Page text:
I met Debora Delmar and Andrew Birk, co-runners of NO Space, at Cantina Riviera, on Chiapas in Colonia Roma. I recommend the lechon and the taco de pulpo asado, if they have it. We drank Dos Equis lager exclusively. In early February, in the midst of the Material Art Fair, No Space will present a show curated by Keith J Varadi at Bikini Wax in San Miguel. After establishing that they had moved to Mexico City from Bushwick, where Debora had lived at 538 Johnson Ave—you know, that house they go to in Girlsand Andrew had had a studio, I asked how the art scene in Mexico City differed from the art scene in Bushwick. After we talked, Andrew mentioned that they had no idea I was going to record our conversation and/or post it (in truncated form) online.

http://vimeo.com/112976782

DD: There’s not the culture here, like there is in Bushwick, of buildings full of studios. There’s all these young kids coming out of art school, they’re all in a building together, making work, and that becomes a stronger community. Even if the work is shitty, they’re there.

AB: In a place like Bushwick, the bind is making work. I think with the arts community here, its bind is partying.

DD: There’s also not much funding. The market isn’t strong. There’s rich people here, like Roma and Condesa are all full of rich kids who have come from rich parents—

JW: But having rich people doesn’t necessarily mean that they’re buying art. The Bay Area is full of rich people, none of whom are buying art. They’re all buying—what are those jackrabbits with antlers?—jackalopes.

DD: It also goes hand in hand with the culture here. There is a lot of culture in Mexico, but that doesn’t necessarily mean that there is an interest in contemporary art. I think that factors into there not being much of a market for young art, for what we’re doing.

Debora

Debora

JW: What made you guys start NO Space?

DD: We were tired of going to every show and seeing always the same names. We wanted to contribute, to bring attention to other artists that we relate to.

AB: There’s so many people living in this city, but there’s so few galleries, and none of them want anything to do with the kind of art that we make. Everything’s really fixed.

DD: Even outside of here, we have friends whose work we’d like to see shown here, to expose this kind of work that we like to other people from here. We don’t want to be a gallery or anything like that.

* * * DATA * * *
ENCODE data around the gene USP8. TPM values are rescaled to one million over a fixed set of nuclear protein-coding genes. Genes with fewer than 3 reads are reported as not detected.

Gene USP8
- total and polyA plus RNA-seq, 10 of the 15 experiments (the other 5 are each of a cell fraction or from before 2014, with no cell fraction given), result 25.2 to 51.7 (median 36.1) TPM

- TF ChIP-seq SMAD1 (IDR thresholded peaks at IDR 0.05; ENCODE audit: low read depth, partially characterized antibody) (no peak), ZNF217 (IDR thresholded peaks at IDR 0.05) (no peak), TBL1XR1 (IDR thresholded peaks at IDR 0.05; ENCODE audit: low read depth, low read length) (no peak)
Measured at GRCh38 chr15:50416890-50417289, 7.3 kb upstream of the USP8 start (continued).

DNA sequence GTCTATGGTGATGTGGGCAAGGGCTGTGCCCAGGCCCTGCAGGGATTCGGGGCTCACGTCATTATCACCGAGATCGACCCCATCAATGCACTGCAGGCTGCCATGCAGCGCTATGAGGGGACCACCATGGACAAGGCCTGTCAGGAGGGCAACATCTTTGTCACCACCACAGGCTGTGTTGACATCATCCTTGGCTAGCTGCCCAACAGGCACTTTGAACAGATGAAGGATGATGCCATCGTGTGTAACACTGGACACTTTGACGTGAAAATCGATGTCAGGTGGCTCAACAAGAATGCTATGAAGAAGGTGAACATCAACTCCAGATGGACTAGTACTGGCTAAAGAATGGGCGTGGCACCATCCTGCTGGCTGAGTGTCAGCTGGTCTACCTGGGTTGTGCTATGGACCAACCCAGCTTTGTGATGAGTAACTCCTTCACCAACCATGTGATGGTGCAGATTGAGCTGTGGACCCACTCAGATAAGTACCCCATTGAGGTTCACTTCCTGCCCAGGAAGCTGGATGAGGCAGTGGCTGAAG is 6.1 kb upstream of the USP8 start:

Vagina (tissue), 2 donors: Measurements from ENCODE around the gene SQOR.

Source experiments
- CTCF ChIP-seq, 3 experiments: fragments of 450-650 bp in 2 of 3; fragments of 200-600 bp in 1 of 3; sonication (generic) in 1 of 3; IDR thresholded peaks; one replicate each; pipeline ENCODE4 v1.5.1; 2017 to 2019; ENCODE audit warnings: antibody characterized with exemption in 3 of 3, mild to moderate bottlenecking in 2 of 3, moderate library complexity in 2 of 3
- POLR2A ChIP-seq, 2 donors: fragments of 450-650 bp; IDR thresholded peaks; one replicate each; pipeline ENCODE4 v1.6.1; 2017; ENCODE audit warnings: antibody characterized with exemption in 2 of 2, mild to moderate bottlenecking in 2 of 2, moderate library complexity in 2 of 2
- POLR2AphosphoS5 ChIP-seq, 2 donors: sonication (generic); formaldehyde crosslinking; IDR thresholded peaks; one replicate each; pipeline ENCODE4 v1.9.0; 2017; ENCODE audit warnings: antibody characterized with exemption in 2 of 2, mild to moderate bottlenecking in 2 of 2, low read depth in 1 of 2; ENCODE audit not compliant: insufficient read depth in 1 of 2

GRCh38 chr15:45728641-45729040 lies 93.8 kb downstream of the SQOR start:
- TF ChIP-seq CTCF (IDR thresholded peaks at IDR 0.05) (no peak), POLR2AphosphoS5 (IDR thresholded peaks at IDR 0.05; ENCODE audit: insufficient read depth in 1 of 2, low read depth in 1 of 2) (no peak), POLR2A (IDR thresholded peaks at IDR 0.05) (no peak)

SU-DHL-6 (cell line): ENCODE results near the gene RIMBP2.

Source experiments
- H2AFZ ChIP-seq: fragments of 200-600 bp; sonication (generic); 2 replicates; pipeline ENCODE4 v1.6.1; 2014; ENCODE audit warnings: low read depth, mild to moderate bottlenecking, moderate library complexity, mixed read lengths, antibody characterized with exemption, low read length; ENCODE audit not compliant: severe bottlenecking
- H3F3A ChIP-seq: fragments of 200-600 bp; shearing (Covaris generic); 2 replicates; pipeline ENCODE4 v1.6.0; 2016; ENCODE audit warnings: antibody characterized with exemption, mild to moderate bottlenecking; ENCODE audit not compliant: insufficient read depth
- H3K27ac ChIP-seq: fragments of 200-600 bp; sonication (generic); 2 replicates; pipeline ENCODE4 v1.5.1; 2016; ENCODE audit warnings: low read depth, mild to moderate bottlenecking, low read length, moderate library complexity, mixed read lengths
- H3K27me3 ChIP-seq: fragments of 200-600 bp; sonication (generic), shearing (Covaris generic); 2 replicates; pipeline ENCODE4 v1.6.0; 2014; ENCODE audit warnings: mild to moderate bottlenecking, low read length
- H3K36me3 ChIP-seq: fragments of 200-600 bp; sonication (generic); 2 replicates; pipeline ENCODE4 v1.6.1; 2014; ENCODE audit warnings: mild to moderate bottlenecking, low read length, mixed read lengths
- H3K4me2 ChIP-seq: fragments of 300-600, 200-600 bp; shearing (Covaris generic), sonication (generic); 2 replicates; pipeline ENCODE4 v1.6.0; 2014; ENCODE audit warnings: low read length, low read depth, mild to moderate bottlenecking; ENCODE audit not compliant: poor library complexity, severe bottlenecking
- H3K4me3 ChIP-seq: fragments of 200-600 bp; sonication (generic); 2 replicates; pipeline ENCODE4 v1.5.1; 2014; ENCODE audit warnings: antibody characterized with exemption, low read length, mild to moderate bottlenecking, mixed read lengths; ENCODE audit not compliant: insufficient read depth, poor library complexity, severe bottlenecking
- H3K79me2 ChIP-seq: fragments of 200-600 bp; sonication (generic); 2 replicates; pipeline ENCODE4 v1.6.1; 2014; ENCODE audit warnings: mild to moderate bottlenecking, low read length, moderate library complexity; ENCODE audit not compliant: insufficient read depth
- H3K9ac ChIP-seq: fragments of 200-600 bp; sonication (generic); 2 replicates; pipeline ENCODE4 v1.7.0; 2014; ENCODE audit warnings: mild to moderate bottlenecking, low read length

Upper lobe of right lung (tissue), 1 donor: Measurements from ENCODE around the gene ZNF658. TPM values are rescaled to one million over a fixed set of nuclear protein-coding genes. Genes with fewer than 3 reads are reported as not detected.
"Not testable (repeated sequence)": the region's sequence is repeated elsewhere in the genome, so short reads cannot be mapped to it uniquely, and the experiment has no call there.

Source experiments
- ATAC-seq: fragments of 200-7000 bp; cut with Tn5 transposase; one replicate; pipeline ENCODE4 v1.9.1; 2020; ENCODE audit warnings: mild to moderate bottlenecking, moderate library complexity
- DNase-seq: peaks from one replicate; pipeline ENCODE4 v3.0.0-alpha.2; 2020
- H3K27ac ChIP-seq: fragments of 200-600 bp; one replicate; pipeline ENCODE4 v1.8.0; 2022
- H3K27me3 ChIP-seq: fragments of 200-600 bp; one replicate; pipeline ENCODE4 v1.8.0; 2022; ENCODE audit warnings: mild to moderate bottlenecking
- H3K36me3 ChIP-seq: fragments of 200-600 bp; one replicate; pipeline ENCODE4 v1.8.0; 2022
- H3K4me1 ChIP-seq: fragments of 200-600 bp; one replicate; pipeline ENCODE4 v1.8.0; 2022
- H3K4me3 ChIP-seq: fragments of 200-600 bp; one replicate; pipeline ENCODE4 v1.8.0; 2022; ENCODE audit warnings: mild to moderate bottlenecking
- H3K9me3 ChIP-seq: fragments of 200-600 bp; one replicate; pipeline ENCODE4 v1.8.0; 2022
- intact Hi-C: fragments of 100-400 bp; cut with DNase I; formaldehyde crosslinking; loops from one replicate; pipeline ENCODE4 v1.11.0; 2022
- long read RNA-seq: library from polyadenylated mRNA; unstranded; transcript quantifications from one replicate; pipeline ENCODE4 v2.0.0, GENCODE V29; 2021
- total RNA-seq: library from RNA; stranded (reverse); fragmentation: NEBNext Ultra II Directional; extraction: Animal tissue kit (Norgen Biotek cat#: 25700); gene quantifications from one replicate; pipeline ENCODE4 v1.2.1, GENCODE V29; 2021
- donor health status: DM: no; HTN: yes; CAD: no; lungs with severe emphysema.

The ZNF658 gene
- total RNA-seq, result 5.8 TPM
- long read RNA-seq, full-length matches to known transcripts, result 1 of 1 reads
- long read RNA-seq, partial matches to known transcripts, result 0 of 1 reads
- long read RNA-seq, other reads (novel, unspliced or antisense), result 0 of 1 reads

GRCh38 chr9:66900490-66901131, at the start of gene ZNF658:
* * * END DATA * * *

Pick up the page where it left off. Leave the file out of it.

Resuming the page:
JW: Why don’t you guys want to be a gallery?

AB: We don’t want to get this project confused with questions of money, because that changes the vision of things. With all the international artists that we invite to the show, I think the really cool parameter that we’re putting is zero budget. What can you do with zero budget? The bigger we get in our own careers, the more we expect a budget, the more interesting and constricting the parameter of no money becomes, and the more creatively you have to respond. Actually, one of the things that I feel the most guilty about and that I’m kind of ashamed of, with the former No Space documentation, is that the photos are really nice. They’re really white, they’ve been Photoshopped, and so on. I think the new thing that’s going to happen is that documentation will just get shitty. I want to start using social media documentation more.

DD: We are always looking at websites like Contemporary Art Daily or whatever, or people just posting their work online. That’s what we do, too. That becomes our approach to the way we’re looking at art, the way we’re thinking about where it will end, about where the image will end.

AB: Contemporary Art Daily is amazing, I love it, but it’s changed the way we hang work, we photograph work, we make work, everything. You’re making work so it goes on that website. You’re hanging work so it goes on that website. You’re photographing and processing that work so it goes on that website. What’s the next thing that could possibly happen? It’s making work that can’t go on that website. Or photographing work in a way that they would never accept.